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Municipal workers burn dry leaves along Ballygunge road despite ban since 2016

On Monday morning, residents in the area woke up to a pungent smell

Anasuya Basu, Subhajoy Roy | Published 15.03.22, 08:06 AM
Dry leaves set on fire by municipal workers along Ballygunge Circular Road on Monday morning

Dry leaves set on fire by municipal workers along Ballygunge Circular Road on Monday morning

Telegraph Picture

Many residents of Ballygunge Circular Road woke up on Monday to a strong smell caused by burning of fallen leaves by waste collectors of the Kolkata Municipal Corporation (KMC) along the thoroughfare.

The National Green Tribunal had in 2016 banned open burning of waste. The tribunal had said a fine of Rs 5,000 would be imposed for burning waste in the open and a fine of Rs 25,000 for bulk burning of waste in the open. The KMC’s Solid Waste Management Rules (published in 2020), too, has provisions for imposition of fines for burning waste in the open.

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Despite the tribunal’s order and the KMC rules, waste collectors of the civic body and others are often seen burning waste in the open. The practice is more rampant during winter and spring, when trees shed leaves. Debabrata Majumdar, mayoral council member in charge of the KMC’s solid waste management department, said he would probe reports of open burning of leaves.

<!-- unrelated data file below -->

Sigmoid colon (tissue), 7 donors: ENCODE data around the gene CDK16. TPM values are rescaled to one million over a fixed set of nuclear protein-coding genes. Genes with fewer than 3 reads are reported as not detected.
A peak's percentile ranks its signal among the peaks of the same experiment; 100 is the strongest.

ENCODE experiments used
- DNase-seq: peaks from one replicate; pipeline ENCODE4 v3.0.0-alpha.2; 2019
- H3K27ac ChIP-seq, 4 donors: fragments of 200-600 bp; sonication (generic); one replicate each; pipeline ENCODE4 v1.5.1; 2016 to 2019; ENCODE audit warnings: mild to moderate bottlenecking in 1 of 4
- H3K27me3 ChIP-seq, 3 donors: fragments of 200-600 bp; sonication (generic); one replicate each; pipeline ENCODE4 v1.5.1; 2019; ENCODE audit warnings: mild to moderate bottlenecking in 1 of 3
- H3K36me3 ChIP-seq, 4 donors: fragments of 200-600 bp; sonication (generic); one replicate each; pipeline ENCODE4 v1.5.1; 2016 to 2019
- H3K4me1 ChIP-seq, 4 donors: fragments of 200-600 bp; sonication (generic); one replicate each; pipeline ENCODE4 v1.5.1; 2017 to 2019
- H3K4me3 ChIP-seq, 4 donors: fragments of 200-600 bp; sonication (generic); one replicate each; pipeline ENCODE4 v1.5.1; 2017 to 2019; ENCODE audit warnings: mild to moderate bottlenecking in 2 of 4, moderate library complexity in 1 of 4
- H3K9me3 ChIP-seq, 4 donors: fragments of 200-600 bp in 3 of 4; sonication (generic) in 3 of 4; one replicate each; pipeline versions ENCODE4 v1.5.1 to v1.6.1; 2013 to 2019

“We have never received any complaint of open waste burning from this area. We have clearly told our waste collectors to not burn waste in the open. This is usually done by local people. I will try to find out what happened there,” he said.

In December, The Telegraph reported that a mound of dry leaves and other solid waste were put on fire on the Maidan.

Waste collectors are prone to burning a part of the waste to save on trips to compactor stations. Ashes produced by the burning fly around and pollute the air.

On Monday morning, Ballygunge Circular Road residents were surprised to smell something burning. As they looked out, the residents discovered that fallen leaves had been set on fire.

“It happens in winter, too, but the fumes usually do not enter our houses as the windows are shut. Since now we keep the windows open, the acrid fumes hit us,” said a resident of an apartment on Ballygunge Circular Road.

“I woke up choking the other night,” said Amit Das, a guard at a housing complex on Ballygunge Circular Road.

When asked why he didn’t stop those who were burning leaves, Das said: “They do not listen to us. It is extra work for them to pick the leaves up and throw them into a vat. Setting them on fire is far easier.”

A municipal worker who was found burning leaves said: “Itna patte kaise uthaye (How can I pick up so many leaves).” Sources said several burning piles were spotted on Ballygunge Circular Road and at Ballygunge Phanri on Sunday night.

Anumita Roy Chowdhury, an air quality management expert, said uncontrolled burning of open waste leads to uncontrolled emissions.  “There is a sudden and significant rise in local pollution. This can be stopped if the KMC creates enough composting infrastructure,” she said.

Last updated on 15.03.22, 08:30 AM
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